|Ansari X Prize|
|Awarded for||"build and launch a spacecraft capable of carrying three people to 100 kilometers above the Earth's surface, twice within two weeks"|
|Presented by||X PRIZE Foundation|
|Last awarded||October 4, 2004|
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The Ansari X Prize was a space competition in which the X Prize Foundation offered a US$10,000,000 prize for the first non-government organization to launch a reusable crewed spacecraft into space twice within two weeks. It was modeled after early 20th-century aviation prizes, and aimed to spur development of low-cost spaceflight.
Created in May 1996 and initially called just the "X Prize", it was renamed the "Ansari X Prize" on May 6, 2004 following a multimillion-dollar donation from entrepreneurs Anousheh Ansari and Amir Ansari.
The prize was won on October 4, 2004, the 47th anniversary of the Sputnik 1 launch, by the Tier One project designed by Burt Rutan and financed by Microsoft co-founder Paul Allen, using the experimental spaceplane SpaceShipOne. $10 million was awarded to the winner, and more than $100 million was invested in new technologies in pursuit of the prize.
The X Prize was inspired by the Orteig Prize—the 1919 prize worth 25,000 dollars offered by New York hotel owner Raymond Orteig that encouraged a number of intrepid aviators in the mid-1920s to fly across the Atlantic Ocean from New York to Paris—which was ultimately won in 1927 by Charles Lindbergh in his aircraft Spirit of St. Louis. In reading the book, The Spirit of St. Louis during 1994, Peter Diamandis realized that "such a prize, updated and offered ... as a space prize, might be just what was needed to bring space travel to the general public, to jump-start a commercial space industry.": 15–17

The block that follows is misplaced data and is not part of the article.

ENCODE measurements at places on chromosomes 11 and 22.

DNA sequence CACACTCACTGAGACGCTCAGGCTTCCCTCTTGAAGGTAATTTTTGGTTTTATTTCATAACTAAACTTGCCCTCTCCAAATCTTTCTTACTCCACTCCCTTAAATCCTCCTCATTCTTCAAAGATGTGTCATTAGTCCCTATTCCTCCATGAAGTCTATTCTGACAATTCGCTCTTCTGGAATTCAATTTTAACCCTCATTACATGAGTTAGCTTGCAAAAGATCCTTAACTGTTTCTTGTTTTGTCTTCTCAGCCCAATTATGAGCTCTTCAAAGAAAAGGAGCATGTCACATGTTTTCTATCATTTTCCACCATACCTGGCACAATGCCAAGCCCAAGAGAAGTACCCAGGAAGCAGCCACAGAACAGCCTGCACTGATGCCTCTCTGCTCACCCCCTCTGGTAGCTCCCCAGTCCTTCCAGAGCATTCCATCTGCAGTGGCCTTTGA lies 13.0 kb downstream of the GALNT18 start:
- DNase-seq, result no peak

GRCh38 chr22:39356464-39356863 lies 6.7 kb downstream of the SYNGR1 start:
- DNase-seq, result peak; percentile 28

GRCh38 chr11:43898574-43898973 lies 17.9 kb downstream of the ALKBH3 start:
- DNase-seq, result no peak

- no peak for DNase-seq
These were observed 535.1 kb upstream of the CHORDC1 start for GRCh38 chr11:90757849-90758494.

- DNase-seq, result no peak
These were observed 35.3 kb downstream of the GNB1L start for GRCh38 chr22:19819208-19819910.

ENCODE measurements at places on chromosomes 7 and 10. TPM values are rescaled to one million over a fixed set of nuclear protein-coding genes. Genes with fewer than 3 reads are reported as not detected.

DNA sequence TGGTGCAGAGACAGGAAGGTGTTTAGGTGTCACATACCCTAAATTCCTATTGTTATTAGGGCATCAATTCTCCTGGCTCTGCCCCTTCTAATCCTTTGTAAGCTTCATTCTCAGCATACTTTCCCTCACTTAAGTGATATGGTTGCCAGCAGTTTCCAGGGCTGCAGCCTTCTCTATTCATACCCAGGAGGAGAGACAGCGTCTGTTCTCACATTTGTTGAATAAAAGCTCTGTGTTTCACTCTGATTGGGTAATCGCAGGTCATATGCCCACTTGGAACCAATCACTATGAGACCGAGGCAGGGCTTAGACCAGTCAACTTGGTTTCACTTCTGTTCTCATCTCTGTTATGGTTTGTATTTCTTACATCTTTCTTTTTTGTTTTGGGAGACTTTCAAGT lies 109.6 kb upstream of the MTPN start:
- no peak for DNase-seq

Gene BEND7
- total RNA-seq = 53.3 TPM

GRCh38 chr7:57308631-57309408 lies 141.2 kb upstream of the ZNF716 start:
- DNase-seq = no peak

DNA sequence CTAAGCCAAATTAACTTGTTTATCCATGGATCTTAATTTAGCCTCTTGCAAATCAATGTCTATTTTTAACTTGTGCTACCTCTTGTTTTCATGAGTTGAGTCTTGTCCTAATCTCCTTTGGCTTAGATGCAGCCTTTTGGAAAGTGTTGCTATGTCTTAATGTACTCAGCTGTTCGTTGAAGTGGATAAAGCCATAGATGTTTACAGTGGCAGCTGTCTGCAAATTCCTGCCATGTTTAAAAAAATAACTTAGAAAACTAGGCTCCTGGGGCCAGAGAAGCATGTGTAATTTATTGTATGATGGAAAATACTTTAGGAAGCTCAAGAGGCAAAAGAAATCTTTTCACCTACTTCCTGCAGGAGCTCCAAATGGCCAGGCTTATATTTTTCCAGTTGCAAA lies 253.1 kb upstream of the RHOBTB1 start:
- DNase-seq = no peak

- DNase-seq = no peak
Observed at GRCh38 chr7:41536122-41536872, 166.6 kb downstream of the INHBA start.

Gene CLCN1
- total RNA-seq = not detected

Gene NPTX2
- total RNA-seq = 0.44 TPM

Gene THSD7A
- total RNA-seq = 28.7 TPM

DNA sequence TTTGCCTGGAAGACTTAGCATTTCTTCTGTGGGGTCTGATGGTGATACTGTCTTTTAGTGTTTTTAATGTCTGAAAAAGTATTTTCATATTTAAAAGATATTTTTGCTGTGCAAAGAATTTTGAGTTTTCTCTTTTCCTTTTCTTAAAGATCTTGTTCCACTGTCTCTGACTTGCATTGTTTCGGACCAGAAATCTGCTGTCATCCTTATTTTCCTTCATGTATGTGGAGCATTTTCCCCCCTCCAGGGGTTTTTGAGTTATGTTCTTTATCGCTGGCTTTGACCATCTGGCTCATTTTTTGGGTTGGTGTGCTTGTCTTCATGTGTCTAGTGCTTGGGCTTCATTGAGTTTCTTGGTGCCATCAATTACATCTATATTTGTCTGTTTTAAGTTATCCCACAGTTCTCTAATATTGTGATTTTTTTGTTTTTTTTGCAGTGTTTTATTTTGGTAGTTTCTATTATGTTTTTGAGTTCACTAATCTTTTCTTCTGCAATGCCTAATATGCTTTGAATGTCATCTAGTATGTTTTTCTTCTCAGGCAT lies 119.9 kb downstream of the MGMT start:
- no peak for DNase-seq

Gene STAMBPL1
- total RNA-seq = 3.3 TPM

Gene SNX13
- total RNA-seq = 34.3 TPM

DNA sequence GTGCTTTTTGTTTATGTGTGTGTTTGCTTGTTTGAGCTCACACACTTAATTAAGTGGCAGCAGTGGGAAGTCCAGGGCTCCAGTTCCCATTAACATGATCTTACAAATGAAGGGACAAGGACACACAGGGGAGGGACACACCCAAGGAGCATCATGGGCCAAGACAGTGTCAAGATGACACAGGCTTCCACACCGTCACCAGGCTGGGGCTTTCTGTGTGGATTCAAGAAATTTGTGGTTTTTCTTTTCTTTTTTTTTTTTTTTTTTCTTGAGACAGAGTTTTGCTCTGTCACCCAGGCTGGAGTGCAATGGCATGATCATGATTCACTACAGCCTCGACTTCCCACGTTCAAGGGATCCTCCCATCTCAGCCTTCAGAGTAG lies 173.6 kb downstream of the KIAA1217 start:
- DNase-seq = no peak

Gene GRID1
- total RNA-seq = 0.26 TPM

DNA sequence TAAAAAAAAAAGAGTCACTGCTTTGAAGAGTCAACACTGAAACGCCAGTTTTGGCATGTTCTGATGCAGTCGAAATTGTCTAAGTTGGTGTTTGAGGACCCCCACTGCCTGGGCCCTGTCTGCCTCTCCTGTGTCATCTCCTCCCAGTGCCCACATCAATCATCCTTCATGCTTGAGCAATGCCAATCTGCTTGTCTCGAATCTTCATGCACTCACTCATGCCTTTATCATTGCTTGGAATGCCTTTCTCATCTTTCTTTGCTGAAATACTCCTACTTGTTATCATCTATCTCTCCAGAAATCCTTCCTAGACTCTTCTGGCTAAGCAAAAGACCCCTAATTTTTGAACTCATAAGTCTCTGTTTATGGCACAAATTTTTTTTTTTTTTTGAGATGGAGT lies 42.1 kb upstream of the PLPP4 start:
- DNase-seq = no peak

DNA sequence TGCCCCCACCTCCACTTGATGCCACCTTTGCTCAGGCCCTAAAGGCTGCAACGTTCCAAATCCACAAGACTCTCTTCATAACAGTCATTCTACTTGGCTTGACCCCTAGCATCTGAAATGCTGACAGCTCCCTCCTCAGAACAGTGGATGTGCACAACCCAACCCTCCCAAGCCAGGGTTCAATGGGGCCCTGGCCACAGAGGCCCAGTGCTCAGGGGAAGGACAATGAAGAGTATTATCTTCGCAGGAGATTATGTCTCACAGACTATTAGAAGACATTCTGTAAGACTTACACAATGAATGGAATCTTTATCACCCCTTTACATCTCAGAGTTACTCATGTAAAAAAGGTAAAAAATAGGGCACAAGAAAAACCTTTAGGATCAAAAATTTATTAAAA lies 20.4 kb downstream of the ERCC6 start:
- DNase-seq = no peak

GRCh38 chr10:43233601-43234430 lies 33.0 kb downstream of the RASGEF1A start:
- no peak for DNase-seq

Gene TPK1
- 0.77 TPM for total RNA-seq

Diamandis developed a fully formed idea for a "suborbital space barnstorming prize", and set an initial goal of finding backers to support a US$10 million prize. He named it the X Prize, in part because "X" could serve as a variable for the name of the person who might later back the prize; any craft built to win the prize would be experimental, and a long line of experimental aircraft built for the US Air Force had been so designated, including the X-15 that was, in 1963, the first government-built craft to carry a human into space; and because "Ten is the Roman numeral X".: 17
The X Prize was first publicly proposed by Diamandis in an address to the NSS International Space Development Conference in 1995. The competition goal was adopted from the SpaceCub project, demonstration of a private vehicle capable of flying a pilot to the edge of space, defined as 100 km altitude. This goal was selected to help encourage the space industry in the private sector, which is why the entries were not allowed to have any government funding. It aimed to demonstrate that spaceflight can be affordable and accessible to corporations and civilians, opening the door to commercial spaceflight and space tourism. It is also hoped that competition will breed innovation, introducing new low-cost methods of reaching Earth orbit, and ultimately pioneering low-cost space travel and unfettered human expansion into the solar system.
Twenty-six teams from around the world participated, ranging from volunteer hobbyists to large corporate-backed operations: